A good recommendation letter is a key part of an effective business school application package. Unfortunately, far too many applicants focus on entirely the wrong things. They don’t know who to ask to write them a recommendation letter, they don’t know when to ask, and they don’t know how to follow up.
The reality is, recommendation letters are extremely important. They give adcoms an outside perspective on your candidacy. Done well, they can reinforce your strengths and shore up your weaknesses.
So if you want a truly stellar MBA recommendation letter, you need to understand what the admissions committee is looking for in a recommendation, and the difference between a good one and a bad one.
What adcoms look for in a recommendation letter
When the admissions committee reviews your application package, they want to see evidence that you’re a serious candidate who has demonstrated leadership skills and a commitment to pursuing a management career, who will mesh well with your cohort and succeed as a member of their school, and (ideally) that you are someone who will go on to achieve significant success after business school.
The best recommendation letters should support these goals. They should also:
- Be written in an authentic, believable voice (DO NOT fall into the trap of writing the letter on behalf of your recommender!)
- Include specific, concrete examples of times when you demonstrated leadership, took initiative, handled criticism well, etc.
- Avoid vague, clichéd platitudes like “hard worker”, “great employee” or “real go-getter”
- Be written by someone who knows you and your work well, not just someone with an impressive title
- Demonstrate that you have a good relationship with your superiors
Ultimately, your recommendation letter should sound like sincere, enthusiastic praise. So when you’re trying to decide on recommenders, look for someone who can honestly provide that kind of feedback.
How to successfully ask someone to recommend you for b-school
Keeping those factors for a great recommendation letter in mind will help you as you plan out your best course of action.
Start by making a list of all of your possible recommenders. Most schools want a direct supervisor and/ or someone from your current place of employment. Previous supervisors can also be a good choice, as well as non-direct supervisors and other higher-ups who you’ve worked on special projects with.
While most MBA programs require two recommenders, if you’re applying to several schools it often makes sense to ask more people to recommend you so you don’t overwhelm any one person.
This may also allow you to try to have alumni recommenders for some of the programs you’re applying to. It shouldn’t be your highest consideration by any means, but it can provide a slight bump. You should always focus on having your strongest recommenders write letters for your top priority schools.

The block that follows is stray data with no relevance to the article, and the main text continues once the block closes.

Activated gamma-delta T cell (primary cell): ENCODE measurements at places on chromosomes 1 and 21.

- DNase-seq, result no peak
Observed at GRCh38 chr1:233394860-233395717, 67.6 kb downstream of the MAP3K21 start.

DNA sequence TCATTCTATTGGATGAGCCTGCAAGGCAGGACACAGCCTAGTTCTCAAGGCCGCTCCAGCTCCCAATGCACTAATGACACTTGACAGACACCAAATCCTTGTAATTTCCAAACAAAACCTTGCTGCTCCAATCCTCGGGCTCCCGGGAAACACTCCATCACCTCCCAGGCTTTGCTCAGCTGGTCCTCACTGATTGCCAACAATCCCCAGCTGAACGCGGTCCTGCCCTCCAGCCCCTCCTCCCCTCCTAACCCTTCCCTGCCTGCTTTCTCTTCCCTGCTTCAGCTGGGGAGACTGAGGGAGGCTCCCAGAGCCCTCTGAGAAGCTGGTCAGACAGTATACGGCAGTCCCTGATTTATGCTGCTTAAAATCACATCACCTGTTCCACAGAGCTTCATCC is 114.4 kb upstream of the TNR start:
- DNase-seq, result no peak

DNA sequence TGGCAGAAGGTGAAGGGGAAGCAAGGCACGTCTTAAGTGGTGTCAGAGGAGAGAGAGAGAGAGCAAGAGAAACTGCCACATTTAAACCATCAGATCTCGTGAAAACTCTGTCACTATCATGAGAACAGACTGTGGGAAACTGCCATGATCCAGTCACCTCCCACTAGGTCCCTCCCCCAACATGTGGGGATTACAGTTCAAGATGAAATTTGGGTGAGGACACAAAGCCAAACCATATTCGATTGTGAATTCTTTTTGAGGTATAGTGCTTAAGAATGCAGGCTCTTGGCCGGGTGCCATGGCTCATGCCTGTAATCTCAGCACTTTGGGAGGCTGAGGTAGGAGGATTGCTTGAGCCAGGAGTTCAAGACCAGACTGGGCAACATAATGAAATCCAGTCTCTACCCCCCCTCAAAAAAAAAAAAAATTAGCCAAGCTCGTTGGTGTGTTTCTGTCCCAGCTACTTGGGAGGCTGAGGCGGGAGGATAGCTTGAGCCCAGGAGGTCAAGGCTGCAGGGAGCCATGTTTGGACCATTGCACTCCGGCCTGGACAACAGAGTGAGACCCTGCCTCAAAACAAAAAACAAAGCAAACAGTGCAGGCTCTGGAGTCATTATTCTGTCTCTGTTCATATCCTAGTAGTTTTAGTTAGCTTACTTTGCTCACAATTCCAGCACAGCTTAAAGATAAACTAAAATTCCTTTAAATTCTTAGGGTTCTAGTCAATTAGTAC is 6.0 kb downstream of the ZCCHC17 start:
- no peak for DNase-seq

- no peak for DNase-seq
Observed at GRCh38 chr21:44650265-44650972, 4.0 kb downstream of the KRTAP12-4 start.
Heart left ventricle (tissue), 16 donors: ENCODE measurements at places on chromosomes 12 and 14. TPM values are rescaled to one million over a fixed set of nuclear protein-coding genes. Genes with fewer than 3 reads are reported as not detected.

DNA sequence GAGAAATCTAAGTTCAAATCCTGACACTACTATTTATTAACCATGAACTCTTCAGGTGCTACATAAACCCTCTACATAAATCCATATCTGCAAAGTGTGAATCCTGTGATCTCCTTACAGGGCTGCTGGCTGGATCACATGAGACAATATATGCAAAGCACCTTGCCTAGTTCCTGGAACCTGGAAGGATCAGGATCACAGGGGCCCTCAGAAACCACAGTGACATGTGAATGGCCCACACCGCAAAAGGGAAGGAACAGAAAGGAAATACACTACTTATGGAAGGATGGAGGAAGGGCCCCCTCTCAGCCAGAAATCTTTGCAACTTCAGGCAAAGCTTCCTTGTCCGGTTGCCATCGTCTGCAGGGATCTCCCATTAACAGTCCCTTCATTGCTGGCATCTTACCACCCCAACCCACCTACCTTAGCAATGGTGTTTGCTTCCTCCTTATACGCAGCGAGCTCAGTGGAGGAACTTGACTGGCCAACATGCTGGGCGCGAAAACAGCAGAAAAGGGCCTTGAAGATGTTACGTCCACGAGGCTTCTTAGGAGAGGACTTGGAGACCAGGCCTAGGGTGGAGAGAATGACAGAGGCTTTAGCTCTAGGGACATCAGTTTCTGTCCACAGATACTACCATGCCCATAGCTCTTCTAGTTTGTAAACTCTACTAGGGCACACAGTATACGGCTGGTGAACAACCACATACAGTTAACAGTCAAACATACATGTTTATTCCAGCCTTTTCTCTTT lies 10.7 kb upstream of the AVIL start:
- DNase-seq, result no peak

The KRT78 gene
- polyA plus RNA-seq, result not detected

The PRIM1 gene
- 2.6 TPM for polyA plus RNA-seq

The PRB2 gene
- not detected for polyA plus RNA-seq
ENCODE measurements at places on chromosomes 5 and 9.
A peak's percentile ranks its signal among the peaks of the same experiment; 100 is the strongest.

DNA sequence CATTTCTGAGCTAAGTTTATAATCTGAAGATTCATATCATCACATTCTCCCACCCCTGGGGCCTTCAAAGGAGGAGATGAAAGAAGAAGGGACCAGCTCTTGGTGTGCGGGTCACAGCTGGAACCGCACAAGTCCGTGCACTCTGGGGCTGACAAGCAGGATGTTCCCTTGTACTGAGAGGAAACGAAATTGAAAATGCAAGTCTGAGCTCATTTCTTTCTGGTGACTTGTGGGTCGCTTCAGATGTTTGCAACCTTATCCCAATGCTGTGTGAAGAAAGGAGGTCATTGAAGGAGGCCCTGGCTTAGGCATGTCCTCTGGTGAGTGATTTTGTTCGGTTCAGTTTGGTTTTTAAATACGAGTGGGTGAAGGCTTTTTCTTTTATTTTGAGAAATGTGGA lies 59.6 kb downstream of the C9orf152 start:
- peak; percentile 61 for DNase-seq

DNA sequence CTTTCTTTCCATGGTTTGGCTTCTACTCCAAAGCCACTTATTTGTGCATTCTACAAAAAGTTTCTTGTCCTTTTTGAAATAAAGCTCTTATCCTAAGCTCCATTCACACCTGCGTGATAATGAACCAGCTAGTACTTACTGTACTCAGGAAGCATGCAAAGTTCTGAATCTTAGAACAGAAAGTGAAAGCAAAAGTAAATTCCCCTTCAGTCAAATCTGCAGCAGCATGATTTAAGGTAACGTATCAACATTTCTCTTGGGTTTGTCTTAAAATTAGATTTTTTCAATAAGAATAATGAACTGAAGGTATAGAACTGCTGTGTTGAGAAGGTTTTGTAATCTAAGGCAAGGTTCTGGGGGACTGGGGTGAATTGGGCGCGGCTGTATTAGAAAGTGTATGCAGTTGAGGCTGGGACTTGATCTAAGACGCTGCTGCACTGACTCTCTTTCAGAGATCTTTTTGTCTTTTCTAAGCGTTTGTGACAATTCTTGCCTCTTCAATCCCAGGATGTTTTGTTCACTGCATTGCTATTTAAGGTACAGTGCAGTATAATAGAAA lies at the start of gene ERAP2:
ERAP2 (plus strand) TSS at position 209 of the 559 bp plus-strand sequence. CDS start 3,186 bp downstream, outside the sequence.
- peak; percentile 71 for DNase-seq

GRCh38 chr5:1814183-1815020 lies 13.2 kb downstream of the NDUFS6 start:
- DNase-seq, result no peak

Asking a busy professional to write you a letter of recommendation for b-school (or more likely, several letters) is a big ask. You’re much more likely to get a “yes” if you make it as easy as possible on the recommender – short of writing the letter yourself, of course.
Do your research before contacting your recommenders. Look into what types of questions the adcom will want them to address, how they’ll need to respond (letter, specific questions), and what the deadline for response is.
Make sure you have a clear sense of your personal brand, so you can provide your recommenders a sense of what to emphasize in their responses.
You may also want to refresh their memories with some of your achievements or projects you’ve worked on together – that will make it easier for them to write a letter that focuses on specifics. If you have previous evaluations, written praise, even congratulatory emails, all of those can help with creating a detailed recommendation.
Remember, the worst case scenario is not someone who says no when you ask for a recommendation – it’s someone who says yes and then doesn’t follow through, or who delivers a last-minute, half-hearted response to the admissions committee.
Your next step
You should start the process of choosing recommenders and preparing a recommendation strategy as soon as possible.
Remember, building an MBA application package often takes longer than you think, so the earlier you can get started the better off you will be.
If you have more questions about MBA admissions or what you can do to present yourself as the clear choice for admissions committees, get in touch with us today. Our admissions consultants have spent the last 16 years helping MBA applicants create compelling, effective application packages for the world’s most selective b-schools – and we can help you, too.